Dear listeners, it is time to talk about the chronicles of Alfonsina Storni. But before I delight you with the life and work of this great woman, I am pleased to introduce you to the contributors of this episode, in order of appearance.
From left to right: Julie Lopez, Julita Rusiñol and Paz Ellis
Julie Lopez, who read the initial poem of the “She Wolf,” is a Los Angeles-based Latina Mom and host of LA Mami Life a Family and Lifestyle blog. LA Mami Life shares Julie’s motherhood experience from the Millennial Latina perspective. Today the program includes weekly live interview in Spanish, where she invites experts to talk about their subject matter on Facebook Live, in this way providing the community with resources and information. You can find out more at: https://lamamilife.com/home/
Julita Rusiñol, who helped in the translation of the story “A diary of a girl good-for-nothing,” is an Argentinean certified interpreter, translator, and a dear friend who currently helps the Latino community in Tennessee.
Paz Ellis is a photographer, entrepreneur, and self-published author. She recently released an updated second edition of her book: Plantains and the Seven Plagues-A memoir: Half-Dominican, Half-Cuban, and Full Life. The book will be soon available in Spanish too. You can check more about Paz and her book at: www.pazellis.com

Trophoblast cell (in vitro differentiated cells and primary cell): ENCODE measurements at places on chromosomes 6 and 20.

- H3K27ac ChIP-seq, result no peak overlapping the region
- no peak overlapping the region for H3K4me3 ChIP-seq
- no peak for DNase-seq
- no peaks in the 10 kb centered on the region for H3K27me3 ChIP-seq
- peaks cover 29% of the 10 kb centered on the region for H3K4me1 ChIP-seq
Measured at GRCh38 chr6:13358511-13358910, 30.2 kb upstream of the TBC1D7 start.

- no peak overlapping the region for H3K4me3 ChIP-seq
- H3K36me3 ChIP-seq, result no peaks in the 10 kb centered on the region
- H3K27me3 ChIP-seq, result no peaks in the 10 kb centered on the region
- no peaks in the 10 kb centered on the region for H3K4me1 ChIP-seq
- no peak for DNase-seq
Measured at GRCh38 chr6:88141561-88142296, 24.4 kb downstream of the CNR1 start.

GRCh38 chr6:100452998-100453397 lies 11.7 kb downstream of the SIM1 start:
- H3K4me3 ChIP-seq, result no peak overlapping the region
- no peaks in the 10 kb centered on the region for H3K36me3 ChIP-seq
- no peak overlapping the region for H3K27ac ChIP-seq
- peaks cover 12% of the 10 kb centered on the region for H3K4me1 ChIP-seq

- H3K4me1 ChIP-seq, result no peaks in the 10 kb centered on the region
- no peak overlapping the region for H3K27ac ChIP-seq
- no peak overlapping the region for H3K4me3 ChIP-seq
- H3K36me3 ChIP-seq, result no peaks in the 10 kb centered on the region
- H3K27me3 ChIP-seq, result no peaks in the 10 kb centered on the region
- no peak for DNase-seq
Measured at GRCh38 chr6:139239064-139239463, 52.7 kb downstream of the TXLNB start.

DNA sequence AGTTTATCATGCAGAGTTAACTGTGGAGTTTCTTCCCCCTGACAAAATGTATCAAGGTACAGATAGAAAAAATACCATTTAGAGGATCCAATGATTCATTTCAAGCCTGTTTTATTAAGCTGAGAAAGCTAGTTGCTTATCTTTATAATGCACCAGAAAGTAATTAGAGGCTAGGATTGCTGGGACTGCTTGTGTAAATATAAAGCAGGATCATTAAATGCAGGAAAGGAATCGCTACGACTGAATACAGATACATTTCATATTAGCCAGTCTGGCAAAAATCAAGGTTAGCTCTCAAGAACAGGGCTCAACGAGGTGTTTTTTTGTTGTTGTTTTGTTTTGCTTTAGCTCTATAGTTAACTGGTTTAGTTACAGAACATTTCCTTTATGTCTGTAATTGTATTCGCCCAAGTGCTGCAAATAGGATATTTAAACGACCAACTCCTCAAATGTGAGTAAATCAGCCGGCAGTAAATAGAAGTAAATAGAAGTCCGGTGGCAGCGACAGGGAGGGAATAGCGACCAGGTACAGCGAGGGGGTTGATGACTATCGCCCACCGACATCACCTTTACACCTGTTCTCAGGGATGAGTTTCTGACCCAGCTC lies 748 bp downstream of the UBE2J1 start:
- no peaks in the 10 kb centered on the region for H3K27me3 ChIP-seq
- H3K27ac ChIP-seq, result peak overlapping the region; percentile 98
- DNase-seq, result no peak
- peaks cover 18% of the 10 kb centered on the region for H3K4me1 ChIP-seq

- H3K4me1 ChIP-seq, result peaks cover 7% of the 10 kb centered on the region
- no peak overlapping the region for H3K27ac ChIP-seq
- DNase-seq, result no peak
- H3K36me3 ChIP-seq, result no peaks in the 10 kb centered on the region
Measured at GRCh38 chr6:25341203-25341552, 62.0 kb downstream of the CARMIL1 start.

You can find more information about our female voices on our website: www.trescuentos.com
Now, let’s briefly hear Julie Lopez’s invitation to listen and watch her blog LA Mami Life.
Let us start then. Interestingly for a long time, Alfonsina Storni was known both by her contemporaries and by her readers, as a sentimental author. But as we heard, there is not much sentimentalism in the poem "The She-Wolf" or in the prose "Diary of a girl good-for-nothing." On the contrary, the parody and criticism she makes of women and society are evident. So, why did she earn the title of a sentimental poet?
During her life, the author published different books of poetry, gave recitals, won awards and recognition for her verses, and was even a teacher of reading and declamation. However, her vastly fragmented prose published in different newspapers was somehow forgotten. But now we know that her literary and intellectual production was always an important and revealing part of Alfonsina's thinking and conviction. The truth is that the more than a hundred articles she wrote have not fully been collected in book form.